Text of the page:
St. Joan of Arc was a 15th century martyr who led the French in battle against the English during the Hundred Years war. She was eventually wounded, captured, tried for heresy, and burned at the stake at the age of 19. In life she was known for being incredibly inspirational and brave.
When I was doing research for this piece I found quite a few depictions of Joan that showed her as a sorrowful, willowy, very young girl with long, flowing hair–I wanted to stay away from depicting her in the dress she was executed in, looking helpless, because there’s plenty of that around already (though there are many wonderful images of her in armor as well!) From the transcripts of her trial historians generally agree that she was a short (~5'2") muscular, stocky woman, with short black or dark brown hair, which fits her image as a farmer’s daughter, who wore full armor and carried a long sword and a large banner into battle. She was known to be at least semi-literate, andsigned her name “Jehanne”
(I know I said I’d be done with this yesterday, but shh, it’s done now, I put a ton into it, and I love how it came out)
Spiritual Hero is an awesome series of sleek digital renderings, created by Italian artist Antonio Strafella, envisioning comic book, movie, and cartoon characters as beautiful religious icons. He says of his own work:
“These icons have various aspects in common: saints do miracles and superheroes have superpowers, both are venerated, opening the conflict between faith and zealotry.”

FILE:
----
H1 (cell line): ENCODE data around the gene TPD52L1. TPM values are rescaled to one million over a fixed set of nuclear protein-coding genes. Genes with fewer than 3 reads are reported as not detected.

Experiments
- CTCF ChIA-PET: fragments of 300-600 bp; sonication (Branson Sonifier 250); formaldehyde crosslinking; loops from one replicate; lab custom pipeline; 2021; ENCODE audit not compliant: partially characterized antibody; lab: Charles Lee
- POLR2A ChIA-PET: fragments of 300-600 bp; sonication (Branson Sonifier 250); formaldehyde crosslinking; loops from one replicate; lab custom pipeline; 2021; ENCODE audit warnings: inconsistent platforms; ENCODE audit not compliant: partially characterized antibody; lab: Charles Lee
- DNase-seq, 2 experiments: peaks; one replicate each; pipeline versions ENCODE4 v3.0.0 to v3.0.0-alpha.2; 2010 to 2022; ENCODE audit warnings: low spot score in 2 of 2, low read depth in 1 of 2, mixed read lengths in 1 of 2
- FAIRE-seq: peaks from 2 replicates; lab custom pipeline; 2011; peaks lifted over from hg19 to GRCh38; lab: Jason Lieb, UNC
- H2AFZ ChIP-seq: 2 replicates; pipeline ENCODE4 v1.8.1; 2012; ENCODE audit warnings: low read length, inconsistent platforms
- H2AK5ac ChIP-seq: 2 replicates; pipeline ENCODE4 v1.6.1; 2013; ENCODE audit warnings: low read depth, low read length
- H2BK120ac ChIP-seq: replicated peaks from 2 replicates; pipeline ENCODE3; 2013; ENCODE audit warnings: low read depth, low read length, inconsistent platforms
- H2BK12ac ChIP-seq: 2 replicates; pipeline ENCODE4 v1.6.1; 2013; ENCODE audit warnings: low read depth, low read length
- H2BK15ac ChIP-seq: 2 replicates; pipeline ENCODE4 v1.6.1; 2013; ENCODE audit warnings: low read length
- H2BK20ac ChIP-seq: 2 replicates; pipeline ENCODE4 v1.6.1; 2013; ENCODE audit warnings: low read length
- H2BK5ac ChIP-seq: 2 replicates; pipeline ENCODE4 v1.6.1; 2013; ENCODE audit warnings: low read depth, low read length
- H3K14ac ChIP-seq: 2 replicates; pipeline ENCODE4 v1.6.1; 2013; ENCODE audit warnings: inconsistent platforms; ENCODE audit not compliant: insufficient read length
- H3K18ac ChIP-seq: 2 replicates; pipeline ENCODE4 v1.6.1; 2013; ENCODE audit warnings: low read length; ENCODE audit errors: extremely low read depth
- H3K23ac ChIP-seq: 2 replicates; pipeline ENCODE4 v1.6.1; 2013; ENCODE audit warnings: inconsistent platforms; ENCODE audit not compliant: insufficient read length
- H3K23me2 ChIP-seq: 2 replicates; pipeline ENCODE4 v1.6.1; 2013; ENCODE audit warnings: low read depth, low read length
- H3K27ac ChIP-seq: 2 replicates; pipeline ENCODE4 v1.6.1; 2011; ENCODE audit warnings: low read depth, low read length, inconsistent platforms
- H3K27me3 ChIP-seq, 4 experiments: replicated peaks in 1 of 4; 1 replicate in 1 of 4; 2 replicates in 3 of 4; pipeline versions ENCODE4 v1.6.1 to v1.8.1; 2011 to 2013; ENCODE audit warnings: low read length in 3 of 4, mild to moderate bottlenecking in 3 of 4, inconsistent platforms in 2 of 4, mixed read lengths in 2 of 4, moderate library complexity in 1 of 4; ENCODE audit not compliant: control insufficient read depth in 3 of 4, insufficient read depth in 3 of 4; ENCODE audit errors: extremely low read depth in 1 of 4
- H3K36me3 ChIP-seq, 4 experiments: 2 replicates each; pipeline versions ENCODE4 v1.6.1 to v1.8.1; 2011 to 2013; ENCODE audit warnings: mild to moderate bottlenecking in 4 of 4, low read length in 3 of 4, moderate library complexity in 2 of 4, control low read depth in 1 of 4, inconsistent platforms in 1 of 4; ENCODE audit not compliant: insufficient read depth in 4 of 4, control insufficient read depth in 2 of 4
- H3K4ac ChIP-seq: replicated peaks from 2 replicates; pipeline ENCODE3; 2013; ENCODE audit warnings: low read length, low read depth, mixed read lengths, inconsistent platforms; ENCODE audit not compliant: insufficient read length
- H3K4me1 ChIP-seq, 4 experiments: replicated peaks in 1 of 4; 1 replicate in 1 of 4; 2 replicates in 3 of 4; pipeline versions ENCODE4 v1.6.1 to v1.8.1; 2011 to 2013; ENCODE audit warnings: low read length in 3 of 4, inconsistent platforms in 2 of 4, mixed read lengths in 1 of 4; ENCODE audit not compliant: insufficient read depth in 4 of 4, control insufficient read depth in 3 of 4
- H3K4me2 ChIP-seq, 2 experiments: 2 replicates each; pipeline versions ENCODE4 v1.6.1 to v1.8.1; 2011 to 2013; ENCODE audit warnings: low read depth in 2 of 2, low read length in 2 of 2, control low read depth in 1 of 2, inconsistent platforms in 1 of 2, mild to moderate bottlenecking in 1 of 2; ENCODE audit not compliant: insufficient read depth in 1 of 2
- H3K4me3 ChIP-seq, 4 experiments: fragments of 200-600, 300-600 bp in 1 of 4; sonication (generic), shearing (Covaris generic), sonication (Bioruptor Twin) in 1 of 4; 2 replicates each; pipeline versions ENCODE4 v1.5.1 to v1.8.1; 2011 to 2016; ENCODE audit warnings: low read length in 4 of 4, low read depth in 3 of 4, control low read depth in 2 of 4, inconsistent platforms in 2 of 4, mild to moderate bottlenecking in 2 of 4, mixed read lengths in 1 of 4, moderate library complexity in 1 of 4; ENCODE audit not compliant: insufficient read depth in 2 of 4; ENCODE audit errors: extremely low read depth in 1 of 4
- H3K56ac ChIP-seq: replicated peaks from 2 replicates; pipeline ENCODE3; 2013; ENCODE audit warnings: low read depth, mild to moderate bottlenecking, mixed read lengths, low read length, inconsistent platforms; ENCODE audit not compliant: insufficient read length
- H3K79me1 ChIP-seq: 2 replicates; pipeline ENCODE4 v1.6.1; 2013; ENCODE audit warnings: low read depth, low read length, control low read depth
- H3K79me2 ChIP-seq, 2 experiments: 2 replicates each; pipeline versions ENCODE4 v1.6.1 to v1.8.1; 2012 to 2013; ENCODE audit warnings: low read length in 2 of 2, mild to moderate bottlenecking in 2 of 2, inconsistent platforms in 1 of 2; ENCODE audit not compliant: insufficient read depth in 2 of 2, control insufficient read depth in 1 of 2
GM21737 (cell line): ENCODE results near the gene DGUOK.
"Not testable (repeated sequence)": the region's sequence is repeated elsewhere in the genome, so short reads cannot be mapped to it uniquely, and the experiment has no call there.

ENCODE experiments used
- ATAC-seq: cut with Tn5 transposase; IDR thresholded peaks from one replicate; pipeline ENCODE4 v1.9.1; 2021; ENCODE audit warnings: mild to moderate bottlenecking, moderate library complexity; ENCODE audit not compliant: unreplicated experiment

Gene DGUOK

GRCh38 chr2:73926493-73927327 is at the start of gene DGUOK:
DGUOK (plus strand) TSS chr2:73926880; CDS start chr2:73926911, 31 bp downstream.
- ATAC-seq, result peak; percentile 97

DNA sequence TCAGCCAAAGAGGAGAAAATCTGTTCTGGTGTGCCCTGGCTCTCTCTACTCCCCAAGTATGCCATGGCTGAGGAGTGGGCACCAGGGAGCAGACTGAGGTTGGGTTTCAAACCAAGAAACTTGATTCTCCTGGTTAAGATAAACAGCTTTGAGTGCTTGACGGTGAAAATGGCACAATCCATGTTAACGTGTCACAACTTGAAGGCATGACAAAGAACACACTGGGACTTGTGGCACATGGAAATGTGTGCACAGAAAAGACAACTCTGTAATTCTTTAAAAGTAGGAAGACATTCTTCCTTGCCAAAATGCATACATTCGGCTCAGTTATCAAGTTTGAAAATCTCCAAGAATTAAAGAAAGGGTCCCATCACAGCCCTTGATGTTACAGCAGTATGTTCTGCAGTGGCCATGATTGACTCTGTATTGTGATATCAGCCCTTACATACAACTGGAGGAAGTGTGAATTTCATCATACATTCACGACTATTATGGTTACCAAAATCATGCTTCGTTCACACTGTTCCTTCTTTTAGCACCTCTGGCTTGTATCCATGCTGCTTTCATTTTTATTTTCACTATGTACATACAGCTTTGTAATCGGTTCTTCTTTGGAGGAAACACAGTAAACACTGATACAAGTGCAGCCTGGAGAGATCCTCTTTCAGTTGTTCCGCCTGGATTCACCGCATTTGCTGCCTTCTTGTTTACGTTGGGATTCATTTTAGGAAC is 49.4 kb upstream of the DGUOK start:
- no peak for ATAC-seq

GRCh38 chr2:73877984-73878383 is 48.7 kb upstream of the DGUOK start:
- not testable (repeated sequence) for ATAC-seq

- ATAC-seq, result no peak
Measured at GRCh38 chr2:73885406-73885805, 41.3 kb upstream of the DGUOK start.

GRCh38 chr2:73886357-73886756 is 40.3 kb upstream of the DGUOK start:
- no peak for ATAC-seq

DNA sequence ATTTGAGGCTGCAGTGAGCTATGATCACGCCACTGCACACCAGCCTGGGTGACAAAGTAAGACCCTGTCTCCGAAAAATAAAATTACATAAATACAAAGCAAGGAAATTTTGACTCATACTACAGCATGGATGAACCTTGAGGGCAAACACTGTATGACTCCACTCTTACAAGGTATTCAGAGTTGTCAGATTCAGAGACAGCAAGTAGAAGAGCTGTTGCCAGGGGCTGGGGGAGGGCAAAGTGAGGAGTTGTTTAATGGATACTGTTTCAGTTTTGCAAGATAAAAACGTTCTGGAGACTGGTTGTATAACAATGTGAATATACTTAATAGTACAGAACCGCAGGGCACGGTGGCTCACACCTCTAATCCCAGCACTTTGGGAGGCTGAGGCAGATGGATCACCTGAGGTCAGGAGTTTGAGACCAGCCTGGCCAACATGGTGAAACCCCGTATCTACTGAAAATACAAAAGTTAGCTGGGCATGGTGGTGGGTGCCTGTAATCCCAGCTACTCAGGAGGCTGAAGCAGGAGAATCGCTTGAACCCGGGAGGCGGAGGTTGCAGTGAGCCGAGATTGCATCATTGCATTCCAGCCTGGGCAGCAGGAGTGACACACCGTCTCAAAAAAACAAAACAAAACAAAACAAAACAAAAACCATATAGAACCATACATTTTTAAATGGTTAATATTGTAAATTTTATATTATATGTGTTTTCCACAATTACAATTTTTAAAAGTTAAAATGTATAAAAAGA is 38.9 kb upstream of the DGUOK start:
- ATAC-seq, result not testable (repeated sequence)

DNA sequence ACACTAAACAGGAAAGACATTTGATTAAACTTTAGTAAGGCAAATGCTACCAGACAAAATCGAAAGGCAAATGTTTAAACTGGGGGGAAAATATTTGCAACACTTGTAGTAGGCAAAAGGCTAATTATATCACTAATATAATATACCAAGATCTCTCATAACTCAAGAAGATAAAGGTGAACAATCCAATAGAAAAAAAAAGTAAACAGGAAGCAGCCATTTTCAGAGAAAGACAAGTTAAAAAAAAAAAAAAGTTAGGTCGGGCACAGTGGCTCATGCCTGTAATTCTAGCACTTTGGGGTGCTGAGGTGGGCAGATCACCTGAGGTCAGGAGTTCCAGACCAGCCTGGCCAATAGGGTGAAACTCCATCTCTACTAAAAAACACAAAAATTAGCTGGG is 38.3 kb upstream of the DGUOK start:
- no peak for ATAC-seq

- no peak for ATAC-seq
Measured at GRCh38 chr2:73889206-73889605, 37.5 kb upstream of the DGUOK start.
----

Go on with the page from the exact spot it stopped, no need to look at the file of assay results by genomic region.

The first known appearance of “Adam and Steve” came in 1977, in what would become its natural habitat: a picket sign at an anti-gay rally. This particular protest brought 15,000 “pro-family” spectators to an arena in Houston, where burgeoning Religious Right icons like Phyllis Schlafly and National Right to Life Committee founder Mildred Jefferson railed against homosexuality, abortion and the National Women’s Conference happening five miles away. […]
Jean must know what we all love because a monkey with an intense and stern stare wearing a fez is always dear to our hearts, but the painting dives so much deeper than our love of a good fez. His amazing use of the gold background references art from the Middle Ages as symbolism for the immensity and elegance of heaven. Combined with the circular halo employed on heavenly figures and enlightened beings, then we definitely have an evolved monkey, and time sure does fly because evolution doesn’t happen over night. Also, for the direct – and more literal – approach, there is a perfectly painted fly atop a hourglass.